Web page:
They did not look that impressive. The handprints looked like simple graffiti on the cave wall, but they were painted 10,000 years ago at a time when the Yucatan had more mammoths than Mojitos.
Outside of the all-inclusive resorts of Cancun are many experiences missed by many tourists. There are a lot of things to do in Cancun. You might not get the all-inclusive hotel if you venture further afield, but you might get a better connection with past and present Yucatecans. Some of these are easy day trips from Cancun, and some can be done as a day trip but would deserve one or two nights away.
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Mayan Pyramids at Chichen Itza
Chichen Itza is the obvious choice for a Mayan ruin to visit. Its best-known site is this large pyramid dedicated to Kukulkan, who was a winged serpent similar to the Aztec Quetzalcoatl. See the head of the serpent to the bottom of the stairs at the left and the right.
Chichen Itza gets a large number of tourists by 11 ng but is large enough to accommodate the crowds. Hire one of the knowledgeable guides for a group for 600 pesos (<$60). If you like to shop, beware that the park is also filled with vendors. Plan your time accordingly.
Mayan Ruins at Tulum
Tulum is another Mayan ruin with a beautiful setting on the coast south of Playa del Carmen. It is very convenient to reach but is therefore filled with tour groups and is very commercial. The site is much more spectacular than the buildings themselves.
Mayan Ruins at Coba
As controversial as this may be, if you are in the Tulum area and have only the time or tolerance for one nearby ruin, you skip Tulum in favor of Coba. Coba is a 45-minute drive from Tulum and is a much larger site. It is so large in fact that you should rent a bike to ride through the jungle between the 3 main sites. If you are not up to a bike ride, then you can rent a pedicab and let someone else do the work. Coba also has a pyramid that you can climb that will put you above the jungle canopy.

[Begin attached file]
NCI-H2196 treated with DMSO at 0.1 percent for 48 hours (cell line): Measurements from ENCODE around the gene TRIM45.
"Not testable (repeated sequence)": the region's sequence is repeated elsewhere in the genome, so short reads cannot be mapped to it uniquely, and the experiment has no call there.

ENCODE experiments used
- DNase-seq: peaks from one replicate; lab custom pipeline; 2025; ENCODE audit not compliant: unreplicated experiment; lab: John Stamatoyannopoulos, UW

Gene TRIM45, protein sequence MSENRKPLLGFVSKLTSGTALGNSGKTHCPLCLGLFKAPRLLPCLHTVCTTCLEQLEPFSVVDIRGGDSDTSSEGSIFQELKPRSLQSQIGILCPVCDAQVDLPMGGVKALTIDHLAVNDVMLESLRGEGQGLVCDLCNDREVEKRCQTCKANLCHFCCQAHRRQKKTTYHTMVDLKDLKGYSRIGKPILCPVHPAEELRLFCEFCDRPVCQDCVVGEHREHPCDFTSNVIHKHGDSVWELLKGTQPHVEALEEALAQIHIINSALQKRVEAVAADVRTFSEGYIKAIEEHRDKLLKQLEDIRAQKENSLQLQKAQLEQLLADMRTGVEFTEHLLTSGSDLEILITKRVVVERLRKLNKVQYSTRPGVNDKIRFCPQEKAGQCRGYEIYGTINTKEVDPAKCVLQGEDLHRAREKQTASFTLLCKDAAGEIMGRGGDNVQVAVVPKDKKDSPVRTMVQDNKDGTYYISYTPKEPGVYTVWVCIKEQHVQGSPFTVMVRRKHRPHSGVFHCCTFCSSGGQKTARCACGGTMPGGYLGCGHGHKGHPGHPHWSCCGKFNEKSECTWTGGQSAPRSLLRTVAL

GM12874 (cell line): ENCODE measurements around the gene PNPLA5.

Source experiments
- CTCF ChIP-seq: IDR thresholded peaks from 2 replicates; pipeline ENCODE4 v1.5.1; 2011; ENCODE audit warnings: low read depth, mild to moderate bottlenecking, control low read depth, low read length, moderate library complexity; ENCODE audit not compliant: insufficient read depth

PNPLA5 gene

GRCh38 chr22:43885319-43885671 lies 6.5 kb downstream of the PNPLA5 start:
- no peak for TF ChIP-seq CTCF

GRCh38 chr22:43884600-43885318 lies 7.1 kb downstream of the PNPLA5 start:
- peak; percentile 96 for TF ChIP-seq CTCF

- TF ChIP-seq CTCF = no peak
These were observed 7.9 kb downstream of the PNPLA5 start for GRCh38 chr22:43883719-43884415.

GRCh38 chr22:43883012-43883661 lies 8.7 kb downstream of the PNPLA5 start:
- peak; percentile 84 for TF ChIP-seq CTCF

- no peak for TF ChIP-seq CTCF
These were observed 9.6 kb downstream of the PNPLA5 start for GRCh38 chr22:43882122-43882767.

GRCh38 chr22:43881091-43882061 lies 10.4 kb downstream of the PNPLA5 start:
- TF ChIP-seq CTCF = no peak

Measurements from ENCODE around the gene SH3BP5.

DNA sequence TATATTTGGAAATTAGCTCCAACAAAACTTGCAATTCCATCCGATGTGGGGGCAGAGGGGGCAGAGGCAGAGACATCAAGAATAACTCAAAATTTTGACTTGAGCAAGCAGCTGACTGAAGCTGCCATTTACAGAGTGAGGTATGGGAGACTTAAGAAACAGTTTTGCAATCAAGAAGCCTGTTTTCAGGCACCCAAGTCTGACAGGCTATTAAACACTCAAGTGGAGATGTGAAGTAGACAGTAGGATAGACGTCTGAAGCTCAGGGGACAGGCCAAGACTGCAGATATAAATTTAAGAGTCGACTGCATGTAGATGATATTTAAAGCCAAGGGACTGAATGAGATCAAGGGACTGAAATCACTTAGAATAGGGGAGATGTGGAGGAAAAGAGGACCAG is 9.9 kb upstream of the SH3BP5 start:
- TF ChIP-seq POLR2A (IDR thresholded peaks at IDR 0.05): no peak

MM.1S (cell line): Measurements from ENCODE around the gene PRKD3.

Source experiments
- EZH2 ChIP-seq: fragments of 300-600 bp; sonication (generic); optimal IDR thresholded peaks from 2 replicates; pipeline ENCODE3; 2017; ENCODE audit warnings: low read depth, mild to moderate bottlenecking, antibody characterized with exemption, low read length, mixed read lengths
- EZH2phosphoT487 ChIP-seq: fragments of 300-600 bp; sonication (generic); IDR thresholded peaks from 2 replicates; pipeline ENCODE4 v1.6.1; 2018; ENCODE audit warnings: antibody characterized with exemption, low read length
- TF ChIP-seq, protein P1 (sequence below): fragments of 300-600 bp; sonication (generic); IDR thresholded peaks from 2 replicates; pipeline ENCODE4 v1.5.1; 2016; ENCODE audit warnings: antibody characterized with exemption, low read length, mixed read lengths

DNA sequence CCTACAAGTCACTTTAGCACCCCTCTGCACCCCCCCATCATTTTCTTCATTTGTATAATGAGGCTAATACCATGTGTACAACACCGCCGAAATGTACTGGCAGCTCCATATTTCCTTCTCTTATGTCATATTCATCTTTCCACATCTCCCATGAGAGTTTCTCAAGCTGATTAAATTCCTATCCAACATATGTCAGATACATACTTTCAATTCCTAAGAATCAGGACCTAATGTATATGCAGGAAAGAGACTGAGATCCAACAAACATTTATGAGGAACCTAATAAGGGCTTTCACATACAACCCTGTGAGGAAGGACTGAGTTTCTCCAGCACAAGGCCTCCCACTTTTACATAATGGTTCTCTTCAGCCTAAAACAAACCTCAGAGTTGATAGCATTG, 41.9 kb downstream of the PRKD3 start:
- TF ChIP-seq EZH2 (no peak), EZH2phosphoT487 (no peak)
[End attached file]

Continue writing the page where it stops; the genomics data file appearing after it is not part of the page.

The Yucatan looks like Swiss cheese from the air. It is dotted with numerous sinkholes called cenotes, many of which are filled with fresh water. One town south of Merida boats 150 cenotes in the area. For a fun afternoon on a hot summer day, take a swim in a cenote. One of the best cenotes near Playa del Carmen that we found was the Grand Cenote. We went to the Grand Cenote, just a few kilometers from Tulum towards Coba. Picture swimming into a cave complete with stalactites and stalagmites. The experience is both cool and very cool!
Playa del Carmen
Playa is an hour or so south of Cancun and is a popular destination for Mexicans and Europeans. It does not have the mega-resorts that Cancun offers but is a great place to rent a condo. Playa gets lots of tourists, so it has many restaurants on its main drag on 5th Avenue. To save money, find a restaurant off of one of the side streets.
For more ideas about traveling to the Yucatan, listen to Travel to the Yucatan Peninsula of Mexico – Amateur Traveler
Episode 163 which is what motivated my trip.
Grutas (Caves) de Loltun
With its 10,000-year-old cave art, Loltun has some of the oldest evidence of human habitation in the Yucatan. The Mayans also used the cave for ceremonial purposes and later as a place of refuge in times of war. Loltun is the largest of the caves on the Yucatan or at least the largest “dry” cave. Dry here is a relative term because while the cave is cooler than the surrounding jungle, it is only slightly less humid than swimming in the ocean.
Merida is a beautiful colonial city that feels oddly like a small town. Try to be in Merida on Sunday evenings when the square fills with vendors and performers. We watched local dancers perform what appeared, based on the woman in the white dress, to be dances from a traditional wedding. For dinner, stop at one of the taco vendors along the side of the central square. At 10 pesos a taco, we ate for less than $4 each and had one of our best meals in the Yucatan. Save room for dessert. Try the Yucatan version of a crepe, a Marquesita, with queso de bola. Although I am still intrigued by the vendor selling corn-flavored ice cream.
Mayan Ruins at Uxmal
Uxmal is not quite as grand as Chichen Itza but is less crowded and interesting in its own right. It has more interesting ruins and half the crowds in more than twice the space of the more popular ruins at Tulum.
Learn more about the Yucatan peninsula by listening to Travel to the Yucatan Peninsula of Mexico – Amateur Traveler Episode 163